Jane Hammond He was kind of like that. I went to Harvard to see him give the Charles Eliot Norton Lecture on Raymond Roussel several years ago. I’m fascinated by Roussel, and John is a real Roussel aficionado. The use of hidden strategies, the creation of meaning through an examination of process, and of language itself—that is, building meaning from the outside in as well as the inside out—these are things that I seem to be drawn to and that link Ashbery and Roussel. In the back of my mind, ever since that Harvard lecture, I wanted to do something with John. I got up one morning and the idea of found titles struck me. My work is a fiction that’s woven of facts, because I do use found pieces of information as elements, but I’m not really an appropriationist. I use those things in order to create other things out of them. For ten years before this, I’d been working out of a complex conceptual system, making paintings that were all untitled followed by a set of numbers inside parentheses. John had already written an essay for a show of mine in Sweden in which he compared me to Robinson Crusoe, who also finds a limited number of things and has to make do with them. So somehow this idea of Robinson Crusoe, restrictions, and John Ashbery all came together. And yes, John can be standoffish and reluctant—he’s nobody’s idea of a team player. But I had been told by Trevor Winkfield that he liked my work, which is what emboldened me to ask him to write the Swedish essay. So I called him up and told him my idea. He was completely noncommittal and laconic. But a week later, he called: “Hi, Janie, it’s John. I have your titles.” And I said, “You do? You worked on it?” He said, “I’ve done nothing else.” (laughter) And out of the fax machine they came—I was looking at them upside down and thinking, Wow, there’s a lot of them. I didn’t ask for a particular number or a particular kind of title. I barely asked. Sometimes I think the fax machine invented the titles.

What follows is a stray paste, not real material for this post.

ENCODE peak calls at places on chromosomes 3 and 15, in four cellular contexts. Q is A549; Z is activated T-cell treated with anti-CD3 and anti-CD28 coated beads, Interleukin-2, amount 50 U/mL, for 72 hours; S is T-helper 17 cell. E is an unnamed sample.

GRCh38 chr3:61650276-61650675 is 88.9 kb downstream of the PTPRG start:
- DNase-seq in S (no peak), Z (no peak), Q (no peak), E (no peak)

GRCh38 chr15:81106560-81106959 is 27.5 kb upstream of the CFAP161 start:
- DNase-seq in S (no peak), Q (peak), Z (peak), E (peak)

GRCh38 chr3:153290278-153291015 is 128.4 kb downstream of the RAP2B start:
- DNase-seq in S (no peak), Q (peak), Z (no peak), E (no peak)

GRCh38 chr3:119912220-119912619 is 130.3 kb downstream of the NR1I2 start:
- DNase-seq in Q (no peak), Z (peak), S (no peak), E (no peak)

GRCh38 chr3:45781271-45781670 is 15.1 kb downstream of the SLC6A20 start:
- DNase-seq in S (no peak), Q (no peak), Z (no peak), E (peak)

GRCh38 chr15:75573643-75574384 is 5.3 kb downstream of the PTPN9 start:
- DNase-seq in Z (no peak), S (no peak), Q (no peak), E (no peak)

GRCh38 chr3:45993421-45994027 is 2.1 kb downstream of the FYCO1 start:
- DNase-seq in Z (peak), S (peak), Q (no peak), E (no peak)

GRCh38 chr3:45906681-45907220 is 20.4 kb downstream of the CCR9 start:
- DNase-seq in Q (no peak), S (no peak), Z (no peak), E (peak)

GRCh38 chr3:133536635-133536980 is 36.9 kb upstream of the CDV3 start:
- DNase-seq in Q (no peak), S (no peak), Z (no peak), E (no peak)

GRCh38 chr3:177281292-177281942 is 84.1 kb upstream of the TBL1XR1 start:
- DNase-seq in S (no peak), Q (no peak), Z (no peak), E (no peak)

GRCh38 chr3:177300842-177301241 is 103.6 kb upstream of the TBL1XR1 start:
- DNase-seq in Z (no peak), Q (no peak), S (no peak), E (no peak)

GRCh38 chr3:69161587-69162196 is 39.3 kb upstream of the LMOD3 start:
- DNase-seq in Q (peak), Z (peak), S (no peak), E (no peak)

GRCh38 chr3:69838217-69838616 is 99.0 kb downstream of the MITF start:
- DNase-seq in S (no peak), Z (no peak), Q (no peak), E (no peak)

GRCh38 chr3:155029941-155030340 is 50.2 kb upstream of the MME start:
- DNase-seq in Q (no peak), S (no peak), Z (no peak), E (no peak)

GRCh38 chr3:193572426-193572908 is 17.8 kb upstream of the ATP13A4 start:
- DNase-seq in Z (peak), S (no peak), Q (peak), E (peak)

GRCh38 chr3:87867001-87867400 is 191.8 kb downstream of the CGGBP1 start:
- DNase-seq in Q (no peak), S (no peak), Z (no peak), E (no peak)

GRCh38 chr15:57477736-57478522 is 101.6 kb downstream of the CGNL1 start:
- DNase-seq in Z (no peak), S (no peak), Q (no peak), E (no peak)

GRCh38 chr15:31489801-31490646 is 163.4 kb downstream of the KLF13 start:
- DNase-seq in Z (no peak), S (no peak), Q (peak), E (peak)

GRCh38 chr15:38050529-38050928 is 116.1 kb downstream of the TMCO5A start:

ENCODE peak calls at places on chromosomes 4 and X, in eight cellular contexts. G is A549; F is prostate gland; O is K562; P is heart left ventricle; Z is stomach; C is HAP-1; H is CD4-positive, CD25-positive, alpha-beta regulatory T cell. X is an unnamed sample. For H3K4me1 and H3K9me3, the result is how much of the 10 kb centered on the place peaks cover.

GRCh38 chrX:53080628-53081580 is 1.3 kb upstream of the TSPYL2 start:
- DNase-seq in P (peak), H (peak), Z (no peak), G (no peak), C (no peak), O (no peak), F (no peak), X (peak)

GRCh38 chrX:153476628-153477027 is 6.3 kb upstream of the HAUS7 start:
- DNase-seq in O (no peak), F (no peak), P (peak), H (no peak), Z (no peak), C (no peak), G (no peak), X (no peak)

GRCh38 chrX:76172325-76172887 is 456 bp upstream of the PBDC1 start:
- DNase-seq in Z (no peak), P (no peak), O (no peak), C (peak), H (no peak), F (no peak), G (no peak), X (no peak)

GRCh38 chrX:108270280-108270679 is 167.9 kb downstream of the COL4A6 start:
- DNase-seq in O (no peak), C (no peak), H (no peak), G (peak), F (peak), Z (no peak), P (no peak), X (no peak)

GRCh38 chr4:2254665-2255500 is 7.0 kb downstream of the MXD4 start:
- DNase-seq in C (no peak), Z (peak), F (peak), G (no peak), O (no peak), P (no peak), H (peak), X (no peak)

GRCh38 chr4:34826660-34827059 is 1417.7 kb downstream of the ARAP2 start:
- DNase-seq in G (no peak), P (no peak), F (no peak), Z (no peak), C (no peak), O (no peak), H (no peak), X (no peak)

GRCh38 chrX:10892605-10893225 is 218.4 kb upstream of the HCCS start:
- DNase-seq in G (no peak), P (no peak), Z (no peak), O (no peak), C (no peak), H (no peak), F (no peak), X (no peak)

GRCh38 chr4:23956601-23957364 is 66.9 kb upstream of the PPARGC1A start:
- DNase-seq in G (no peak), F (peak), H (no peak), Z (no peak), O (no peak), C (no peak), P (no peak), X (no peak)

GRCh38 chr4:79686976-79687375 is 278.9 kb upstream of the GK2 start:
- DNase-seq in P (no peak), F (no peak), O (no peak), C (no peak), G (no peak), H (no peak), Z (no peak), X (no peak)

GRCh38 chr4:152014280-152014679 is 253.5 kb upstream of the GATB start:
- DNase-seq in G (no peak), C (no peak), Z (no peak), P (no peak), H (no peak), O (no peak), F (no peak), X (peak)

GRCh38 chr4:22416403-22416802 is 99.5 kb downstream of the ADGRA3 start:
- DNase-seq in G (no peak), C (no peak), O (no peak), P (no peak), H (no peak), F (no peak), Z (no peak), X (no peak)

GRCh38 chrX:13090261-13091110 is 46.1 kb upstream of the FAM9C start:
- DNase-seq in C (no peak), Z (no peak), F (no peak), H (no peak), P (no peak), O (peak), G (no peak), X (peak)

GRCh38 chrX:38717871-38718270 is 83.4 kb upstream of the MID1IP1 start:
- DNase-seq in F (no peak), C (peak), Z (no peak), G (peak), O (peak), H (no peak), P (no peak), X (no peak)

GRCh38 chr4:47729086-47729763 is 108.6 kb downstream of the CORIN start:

DL In his poems, Ashbery changes directions frequently, making a declaration of some kind then pulling the rug out from under you or adding a subordinate clause that seems to contradict what he has just said: “I aver there are no beginnings though there were perhaps some sometime.” He’s convinced that he will be misunderstood, but he also thinks that misunderstanding is a creative process, another word for metaphor. I asked Ashbery once whether he’d been influenced as much by the French Surrealists as people seem to think. And he said, “Not the actual Surrealists, but hybrid ones like Pierre Reverdy and Max Jacob.” This was during an interview, and when we got the transcript back it read, “What about Sir Realist—” (laughter) And Ashbery’s response read, “Not the actual Sir Realist, but hybrid ones like the Reverend D. and Max Jack Hoe.”